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Incident Reports for Pet Incidents aboard U.S. Airlines

For Month to Month Stats Click Here...


A key article on Air Travel with Pets - Hint: Don't Fly United Airlines


HSUS, PETA, the ASPCA and other animal advocacy organizations lobbied, and since 2005, The United States Department of Transportation (USDOT) has required all U.S. Commercial airlines that operate scheduled passenger flights to file monthly incident reports.  These reports address the number of animals that died, were lost, or became injured during transport. 

This requirement is found in section 710 of the 2000 Wendell H. Ford Aviation Investment and Reform Act for the 21st Century (as subsequently codified at Title 49, Section 41721 of the United States Code and Title 14, Section 234.13 of the Code of Federal Regulations)

The Department of Transportation publishes these reports on their website, but they are not easy to find and often burried (hidden) in the Consumer Reports area of their website.

Jol A Silversmith of Third has done an excellent job of consolidating the information into concise reports and overall information.

According to Jol A. Silversmith, "the data for each airline does not necessarily indicate the quality of service that it provides, because the number of animals transported by each airline varies widely.  For example, Continental Airlines, which transports numerous pets, has emphasized that incident reports are filed for less than 0.05% of the pets that it transports.  In contrast, Southwest Airlines does not transport pets (except service animals, as required by law), and no reports have been filed by Southwest to date."


Note: Southwest does now transport pets within the cabin since this quote was written.

The important thing to note is that it is not at all obvious that those airlines with the highest number of incidents are the most dangerous to your pet. The data does NOT say how many flights were taken. Airlines with the most pets transported over the years such as United, Continental and Alaska Air, will clearly have more incidents. However, we don't know the exact number of successful pet transports from these reports.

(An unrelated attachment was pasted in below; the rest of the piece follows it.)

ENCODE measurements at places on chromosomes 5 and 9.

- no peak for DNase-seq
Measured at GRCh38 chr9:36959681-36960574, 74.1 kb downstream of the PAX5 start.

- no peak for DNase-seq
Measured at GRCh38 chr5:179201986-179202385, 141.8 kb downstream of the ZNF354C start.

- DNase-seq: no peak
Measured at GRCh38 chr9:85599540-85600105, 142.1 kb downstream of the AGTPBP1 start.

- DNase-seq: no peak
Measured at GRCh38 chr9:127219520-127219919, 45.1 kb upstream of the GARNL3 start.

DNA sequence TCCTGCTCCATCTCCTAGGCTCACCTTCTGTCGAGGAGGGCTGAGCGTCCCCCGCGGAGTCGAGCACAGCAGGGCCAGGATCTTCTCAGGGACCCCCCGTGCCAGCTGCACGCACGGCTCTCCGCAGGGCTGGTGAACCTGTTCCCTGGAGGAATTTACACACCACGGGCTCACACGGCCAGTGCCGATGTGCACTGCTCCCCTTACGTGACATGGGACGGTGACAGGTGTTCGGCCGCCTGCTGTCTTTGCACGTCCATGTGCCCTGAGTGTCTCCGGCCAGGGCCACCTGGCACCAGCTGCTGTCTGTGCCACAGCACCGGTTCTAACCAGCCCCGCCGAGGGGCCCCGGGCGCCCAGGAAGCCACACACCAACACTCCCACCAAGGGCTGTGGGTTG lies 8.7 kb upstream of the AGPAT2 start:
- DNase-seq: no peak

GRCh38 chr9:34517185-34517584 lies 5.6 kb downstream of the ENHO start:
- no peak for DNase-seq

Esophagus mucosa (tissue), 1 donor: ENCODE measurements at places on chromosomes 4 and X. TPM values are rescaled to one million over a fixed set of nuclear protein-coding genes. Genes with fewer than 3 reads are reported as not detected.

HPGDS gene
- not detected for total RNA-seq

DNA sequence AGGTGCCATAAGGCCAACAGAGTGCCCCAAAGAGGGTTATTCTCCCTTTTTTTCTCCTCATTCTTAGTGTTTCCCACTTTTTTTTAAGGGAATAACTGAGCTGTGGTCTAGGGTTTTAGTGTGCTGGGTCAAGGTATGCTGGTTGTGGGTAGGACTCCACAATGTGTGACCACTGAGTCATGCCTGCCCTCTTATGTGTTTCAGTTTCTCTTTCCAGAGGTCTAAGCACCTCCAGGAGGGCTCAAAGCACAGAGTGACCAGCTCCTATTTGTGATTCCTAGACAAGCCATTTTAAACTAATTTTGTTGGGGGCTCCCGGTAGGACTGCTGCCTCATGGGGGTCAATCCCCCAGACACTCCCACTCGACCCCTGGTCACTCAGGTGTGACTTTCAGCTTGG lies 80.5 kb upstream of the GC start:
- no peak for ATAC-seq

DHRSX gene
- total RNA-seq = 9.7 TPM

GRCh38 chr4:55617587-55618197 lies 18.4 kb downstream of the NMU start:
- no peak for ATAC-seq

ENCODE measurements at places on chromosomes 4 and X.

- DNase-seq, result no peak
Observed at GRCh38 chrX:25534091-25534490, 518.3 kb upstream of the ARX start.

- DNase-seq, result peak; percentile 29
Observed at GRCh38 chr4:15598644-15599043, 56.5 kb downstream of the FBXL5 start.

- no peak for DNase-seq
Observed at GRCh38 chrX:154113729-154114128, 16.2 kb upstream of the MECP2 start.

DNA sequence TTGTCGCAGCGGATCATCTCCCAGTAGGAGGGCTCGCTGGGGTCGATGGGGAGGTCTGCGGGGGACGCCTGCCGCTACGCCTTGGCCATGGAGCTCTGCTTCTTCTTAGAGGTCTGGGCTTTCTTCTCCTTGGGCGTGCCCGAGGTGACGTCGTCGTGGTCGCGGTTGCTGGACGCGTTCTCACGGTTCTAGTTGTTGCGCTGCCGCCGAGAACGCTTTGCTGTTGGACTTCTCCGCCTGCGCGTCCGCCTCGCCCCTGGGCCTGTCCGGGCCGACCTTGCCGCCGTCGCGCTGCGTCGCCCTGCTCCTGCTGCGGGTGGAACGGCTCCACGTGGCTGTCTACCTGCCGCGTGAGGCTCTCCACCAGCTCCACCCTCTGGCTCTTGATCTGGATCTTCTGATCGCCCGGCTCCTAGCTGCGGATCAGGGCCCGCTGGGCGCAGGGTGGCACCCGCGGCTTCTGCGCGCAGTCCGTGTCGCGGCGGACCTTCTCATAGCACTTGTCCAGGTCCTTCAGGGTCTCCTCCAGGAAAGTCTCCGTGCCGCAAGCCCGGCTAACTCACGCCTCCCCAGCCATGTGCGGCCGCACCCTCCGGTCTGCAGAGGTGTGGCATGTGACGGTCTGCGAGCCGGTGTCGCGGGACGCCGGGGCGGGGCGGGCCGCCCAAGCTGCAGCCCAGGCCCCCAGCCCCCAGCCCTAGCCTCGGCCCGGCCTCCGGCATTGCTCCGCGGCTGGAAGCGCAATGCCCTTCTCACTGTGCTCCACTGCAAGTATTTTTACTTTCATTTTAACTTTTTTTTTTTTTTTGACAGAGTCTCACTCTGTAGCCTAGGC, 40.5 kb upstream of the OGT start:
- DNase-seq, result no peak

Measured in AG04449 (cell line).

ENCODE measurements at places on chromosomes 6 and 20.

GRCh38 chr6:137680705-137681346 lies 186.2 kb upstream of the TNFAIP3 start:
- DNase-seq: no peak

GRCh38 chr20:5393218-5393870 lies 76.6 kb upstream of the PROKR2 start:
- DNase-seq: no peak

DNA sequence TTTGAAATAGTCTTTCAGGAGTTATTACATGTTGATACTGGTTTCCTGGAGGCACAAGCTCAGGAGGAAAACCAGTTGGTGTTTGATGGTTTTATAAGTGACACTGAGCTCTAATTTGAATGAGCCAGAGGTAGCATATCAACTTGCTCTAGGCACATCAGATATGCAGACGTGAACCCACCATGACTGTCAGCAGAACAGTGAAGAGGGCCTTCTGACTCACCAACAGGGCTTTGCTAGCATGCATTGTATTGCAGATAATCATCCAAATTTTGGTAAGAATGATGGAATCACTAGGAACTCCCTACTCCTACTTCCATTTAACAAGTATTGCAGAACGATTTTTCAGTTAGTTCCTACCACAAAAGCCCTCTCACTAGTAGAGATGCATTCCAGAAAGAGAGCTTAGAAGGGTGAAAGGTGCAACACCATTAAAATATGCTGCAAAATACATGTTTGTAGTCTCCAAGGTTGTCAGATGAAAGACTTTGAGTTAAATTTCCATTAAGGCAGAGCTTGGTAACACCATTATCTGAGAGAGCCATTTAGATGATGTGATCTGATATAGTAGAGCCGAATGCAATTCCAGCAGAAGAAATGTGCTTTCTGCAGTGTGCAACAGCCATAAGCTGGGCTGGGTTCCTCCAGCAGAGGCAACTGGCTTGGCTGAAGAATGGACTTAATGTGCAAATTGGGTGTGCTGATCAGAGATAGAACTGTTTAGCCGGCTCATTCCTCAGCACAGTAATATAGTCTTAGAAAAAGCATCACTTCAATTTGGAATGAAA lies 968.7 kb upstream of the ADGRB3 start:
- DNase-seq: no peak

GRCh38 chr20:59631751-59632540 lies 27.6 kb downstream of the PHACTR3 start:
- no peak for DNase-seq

The DOT does not require reports to be filed for all animal incidents. In summary reports are not required to be filed for incidents involved the following situations:

  • Animals that are not kept as a pet in a family household in the United States
  • Animals that are carried on all-cargo or unscheduled flights
  • Animals that are carried on a flight operated by a foreign airline, even if the flight carried the code of a U.S. Carrier

According to Jol A. Silversmith, he received a letter from the DOT elaborating that "it also interprets the reporting requirements not to apply to "escapes [which] last only a few minutes or a few hours."  


Additional Reading:
"The Dog That Did Nothing. The Curious Incident of DOT's Animal Incident Reporting Requirements" by Jol A. Silversmith


2018 Count of Deaths and Injuries to Pets on Flights in the U.S.:


Total Deaths January - October 2018

Deaths by Airline in 2012:

Alaska Airlines - 0

American Airlines - 0

Delta Airlines - 3

United Airlines - 1

Hawaiian Airlines - 3

Skywest - 0


Total Injuries  January - October 2018

Alaska Airlines - 0

American Airlines - 1

Delta Airlines - 2

United Airlines - 1

Hawaiian Airlines - 0

Skywest - 1



2012 Count of Deaths and Injuries to Pets on Flights in the U.S.:


Total Deaths by Airline  - 2012  

Alaska Airlines - 1

American Airlines - 5

Delta Airlines - 10

United Airlines - 12

Hawaiian Airlines - 1



To read more detail or to read the actual incident descriptions - see this link




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